And yet “RPG elements” have proliferated to the point of an industry standard. Most games include at least a token narrative executed with varying degrees of proficiency. Many also include some form of level-based advancement, perks, and/or equipment. Some even include the dreaded moral choice system. In a very real sense, the original niche of role-playing games has become the dominant paradigm.

Yet role-playing games, particularly “classic” role-playing games, continue to define themselves by rigid accordance to traditional mechanics. This conservatism probably represents the greatest handicap to the genre. Just as other games have begun to adopt “RPG elements,” perhaps it’s time for RPGs and their fans to seriously consider abandoning some of their own.

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Bioware to produce Mass Effect anime

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Bioware to produce Mass Effect anime

Bioware FUNimation, and Tokyo-based T.O Entertainment are working in concert to produce an animated Mass Effect feature film due for release next summer.

“Over the last few years, we have revealed different pieces of the Mass Effect world through different media,” said Bioware executive producer Casey Hudson. “Extending the story through an anime medium is another amazing opportunity for us… Partnering with FUNimation ensures that we will bring this rich universe to life with the utmost quality and the same attention to detail that the Mass Effect games are known for.”

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Top 5 Aspects Dragon Age 2 Looks to Improve

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Top 5 Aspects Dragon Age 2 Looks to Improve

Dragon Age 2’s demo has dropped and, as with anything involving Bioware, it’s kind of a big deal.  The first game appealed to gamers by playing to more traditional role-playing elements.  The game won many RPG-of-the-Year awards and continued Bioware’s run of high quality triple-A titles.  The game however, was not without its faults.  Bioware, not content to rest on its laurels, is shaking things up in hopes of a more rounded product.  So here are my Top 5 Aspects Dragon Age 2 Looks to Improve.

5) Art Style

Even the sky is darker...muhahaha

The first Dragon Age held true to its roots.  While this gave the game a great tradition to ground itself in, it also gave gamers the feeling of “been there, done that.”  While everyone can appreciate the rich history Bioware was drawing from in the first game, it didn’t do much to set itself apart from previous incarnations.   Thankfully Bioware has overhauled the look of the game, striving to set apart Dragon Age’s world from other medieval fantasy-based games.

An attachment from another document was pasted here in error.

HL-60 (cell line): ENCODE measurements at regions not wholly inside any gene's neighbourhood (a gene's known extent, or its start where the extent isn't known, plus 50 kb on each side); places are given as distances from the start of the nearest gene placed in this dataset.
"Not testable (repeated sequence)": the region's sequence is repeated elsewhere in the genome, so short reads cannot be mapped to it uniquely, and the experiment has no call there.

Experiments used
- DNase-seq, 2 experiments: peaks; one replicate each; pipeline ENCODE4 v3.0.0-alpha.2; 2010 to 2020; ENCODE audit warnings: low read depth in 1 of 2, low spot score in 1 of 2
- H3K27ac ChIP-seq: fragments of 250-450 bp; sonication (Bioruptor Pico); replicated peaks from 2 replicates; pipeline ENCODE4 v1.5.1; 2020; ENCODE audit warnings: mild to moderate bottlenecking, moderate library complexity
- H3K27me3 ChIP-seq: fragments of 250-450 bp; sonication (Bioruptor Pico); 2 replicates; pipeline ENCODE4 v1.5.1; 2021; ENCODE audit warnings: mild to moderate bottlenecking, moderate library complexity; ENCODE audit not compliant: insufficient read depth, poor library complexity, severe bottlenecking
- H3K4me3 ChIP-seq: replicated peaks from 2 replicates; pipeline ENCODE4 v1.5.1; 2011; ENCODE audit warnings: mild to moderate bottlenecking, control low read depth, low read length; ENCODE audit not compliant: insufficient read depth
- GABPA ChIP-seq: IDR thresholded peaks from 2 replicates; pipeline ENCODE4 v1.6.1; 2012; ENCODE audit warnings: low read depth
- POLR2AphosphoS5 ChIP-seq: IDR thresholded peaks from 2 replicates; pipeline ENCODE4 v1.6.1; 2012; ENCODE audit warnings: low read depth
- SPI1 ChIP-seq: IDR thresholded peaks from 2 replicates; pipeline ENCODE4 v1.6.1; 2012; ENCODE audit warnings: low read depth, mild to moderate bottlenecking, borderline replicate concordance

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Top 5 Games of 2011

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Top 5 Games of 2011

The new year is upon us, and that means we have a whole year to game before the Mayans return from outer space to harvest us for batteries to power their space dance parties.  And what a year we have to look forward to!  2011 looks like it is going to have an impressive slate of games for us to devour.  With that in mind, it is time to look ahead to what should be the best titles of the year.  So here are my Top 5 Games of 2011.

5) Little Big Planet 2

Booga Booga

Little Big Planet is fun on a disc.  The original introduced us to Sackboy, undeniably one of the most identifiable mascots Sony has ever created.  The game play was also no slouch, transporting us to a whimsical world full of fun challenges and colorful settings.  Evil sumos and skeleton bridesmaids are just some of the fun characters you can find in Little Big Planet.  Little Big Planet 2 looks like it is going to be even more fun making everything bigger and better than the original.  Plus, I hear there are evil cupcakes.  Now that is something I can relate to.

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Garrus plushie!

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Garrus plushie!

Thanks to a significant fraction of the Mass Effect fanbase, Garrus Vakarian, everybody’s favorite turian Space Punisher, made the transition from chaste token alien crewmate to full-blown love interest in defiance of anatomical and, indeed, biochemical barriers. But can he survive an even more taxing metamorphosis – into plushie form? Read On